One advantage to planetary science is that insights from one planet could explain phenomena on another. We understand Venus' greenhouse gas effect from our own experience on the Earth, and Jupiter and Saturn share some characteristics.
But Jupiter also provides insight into other, farther out systems, such as Uranus and Neptune.
Now, a discovery from a spacecraft orbiting Jupiter might have solved a long-standing mystery about Uranus and Neptune – where has all the ammonia gone?
Scientists have long noticed an absence of ammonia in the atmospheres of Uranus and Neptune when compared to the amounts seen on Jupiter and Saturn.
Many considered that fact strange as planetary formation models suggested that all gas giants originated from the same "primordial soup," so their compositions should be similar.
Theories abounded as to where the ammonia had gone, but a closer inspection of Jupiter itself hints at a potential explanation.
Like hailstones, these mushballs are more liquid than traditional hailstones, as the ammonia liquefies water comes into contact with even at extremely low temperatures, such as those found in Jupiter's upper atmosphere.
These amalgamated mushballs can grow to be bigger than some of the more giant hailstones on Earth. They are also prone to rapidly falling through the atmosphere, dragging their constituent parts down out of the upper reaches of the atmosphere.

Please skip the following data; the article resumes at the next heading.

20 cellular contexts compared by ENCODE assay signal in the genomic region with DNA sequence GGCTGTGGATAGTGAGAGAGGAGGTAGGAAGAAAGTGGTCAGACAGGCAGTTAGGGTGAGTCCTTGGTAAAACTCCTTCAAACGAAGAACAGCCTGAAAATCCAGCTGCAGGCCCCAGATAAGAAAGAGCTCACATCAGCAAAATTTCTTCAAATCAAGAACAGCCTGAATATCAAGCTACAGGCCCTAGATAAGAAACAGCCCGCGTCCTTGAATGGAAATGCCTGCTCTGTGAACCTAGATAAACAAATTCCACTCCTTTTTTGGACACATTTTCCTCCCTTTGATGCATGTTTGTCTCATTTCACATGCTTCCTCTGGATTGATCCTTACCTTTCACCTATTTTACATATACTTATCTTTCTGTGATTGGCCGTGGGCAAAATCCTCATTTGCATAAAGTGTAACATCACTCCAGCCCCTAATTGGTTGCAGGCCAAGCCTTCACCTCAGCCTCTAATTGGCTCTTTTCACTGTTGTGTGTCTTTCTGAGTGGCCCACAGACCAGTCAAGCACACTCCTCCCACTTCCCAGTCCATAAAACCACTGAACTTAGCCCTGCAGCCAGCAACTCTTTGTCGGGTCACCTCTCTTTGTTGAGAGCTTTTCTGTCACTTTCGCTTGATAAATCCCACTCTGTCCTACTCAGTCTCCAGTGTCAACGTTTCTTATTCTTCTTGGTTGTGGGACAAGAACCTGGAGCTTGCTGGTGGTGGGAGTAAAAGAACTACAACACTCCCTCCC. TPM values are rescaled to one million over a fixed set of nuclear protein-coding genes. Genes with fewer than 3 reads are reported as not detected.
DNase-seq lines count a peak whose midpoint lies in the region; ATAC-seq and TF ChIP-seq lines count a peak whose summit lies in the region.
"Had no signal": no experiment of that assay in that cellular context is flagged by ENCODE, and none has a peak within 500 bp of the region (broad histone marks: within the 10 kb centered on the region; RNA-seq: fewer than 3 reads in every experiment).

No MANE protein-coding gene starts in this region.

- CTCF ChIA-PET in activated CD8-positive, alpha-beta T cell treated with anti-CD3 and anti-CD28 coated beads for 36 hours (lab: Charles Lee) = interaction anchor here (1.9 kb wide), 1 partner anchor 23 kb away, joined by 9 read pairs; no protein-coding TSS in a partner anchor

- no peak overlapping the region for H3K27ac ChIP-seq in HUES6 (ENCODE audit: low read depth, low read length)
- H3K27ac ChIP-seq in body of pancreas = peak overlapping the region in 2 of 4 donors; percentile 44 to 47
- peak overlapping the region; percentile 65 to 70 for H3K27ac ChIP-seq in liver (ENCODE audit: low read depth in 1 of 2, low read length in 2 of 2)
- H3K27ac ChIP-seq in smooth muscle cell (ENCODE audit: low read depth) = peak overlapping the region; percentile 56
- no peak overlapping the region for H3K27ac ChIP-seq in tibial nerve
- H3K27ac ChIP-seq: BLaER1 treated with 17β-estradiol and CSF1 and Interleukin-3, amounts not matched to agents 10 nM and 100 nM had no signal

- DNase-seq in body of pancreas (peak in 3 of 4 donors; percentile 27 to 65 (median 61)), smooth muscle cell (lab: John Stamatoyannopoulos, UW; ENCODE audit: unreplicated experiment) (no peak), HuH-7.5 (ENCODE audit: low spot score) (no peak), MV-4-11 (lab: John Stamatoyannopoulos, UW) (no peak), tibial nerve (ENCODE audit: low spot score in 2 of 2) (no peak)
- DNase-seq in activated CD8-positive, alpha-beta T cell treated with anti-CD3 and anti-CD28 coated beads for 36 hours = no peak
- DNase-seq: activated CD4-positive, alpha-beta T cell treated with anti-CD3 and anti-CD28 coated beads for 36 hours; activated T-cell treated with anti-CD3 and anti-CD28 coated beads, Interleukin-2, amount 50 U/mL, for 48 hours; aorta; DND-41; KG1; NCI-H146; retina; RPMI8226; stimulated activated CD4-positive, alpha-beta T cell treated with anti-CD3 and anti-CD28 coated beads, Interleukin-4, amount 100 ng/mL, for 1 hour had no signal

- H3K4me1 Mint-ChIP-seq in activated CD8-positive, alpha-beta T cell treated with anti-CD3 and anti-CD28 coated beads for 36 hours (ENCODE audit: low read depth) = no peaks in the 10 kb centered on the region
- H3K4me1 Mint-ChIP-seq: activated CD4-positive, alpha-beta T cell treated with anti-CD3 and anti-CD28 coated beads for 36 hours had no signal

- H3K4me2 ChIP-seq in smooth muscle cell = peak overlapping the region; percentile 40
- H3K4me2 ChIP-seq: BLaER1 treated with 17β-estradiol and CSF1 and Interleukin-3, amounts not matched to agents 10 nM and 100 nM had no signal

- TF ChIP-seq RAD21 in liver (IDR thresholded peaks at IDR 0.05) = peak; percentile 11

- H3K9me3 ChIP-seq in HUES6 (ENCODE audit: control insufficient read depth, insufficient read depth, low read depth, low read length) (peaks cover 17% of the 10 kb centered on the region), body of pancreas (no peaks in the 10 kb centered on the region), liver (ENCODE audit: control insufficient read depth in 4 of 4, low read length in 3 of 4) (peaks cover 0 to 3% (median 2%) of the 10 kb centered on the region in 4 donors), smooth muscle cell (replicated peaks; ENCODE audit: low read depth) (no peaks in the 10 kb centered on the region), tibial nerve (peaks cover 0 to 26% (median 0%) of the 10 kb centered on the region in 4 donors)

As they get closer to the center of Jupiter, the temperature rises, vaporizing the ammonia and water and allowing them to climb back towards the observable upper reaches.
According to Tristan Guillot of the CRNS Laboratoire Lagrange, the same process might be happening on Neptune and Uranus, but the mushballs hold the ammonia down in the lower atmosphere for longer, without as much chance of releasing it back up to observable altitudes.
At such low altitudes, the ammonia would appear to be missing with current observational capabilities. The upper layers of clouds would obscure any ammonia reading, making it appear as if it vanished.
To see the vanished ammonia would require a dedicated mission specifically to explore the lower atmospheres of the outer planets. Some missions have been touted in the past, but none are currently operational.
As Dr. Guillot points out, understanding the outer planets in our own solar system would help us understand the atmospheres of exoplanets far beyond our own solar system. Perhaps it is time to send a dedicated probe out to learn more about our farthest out planetary neighbors.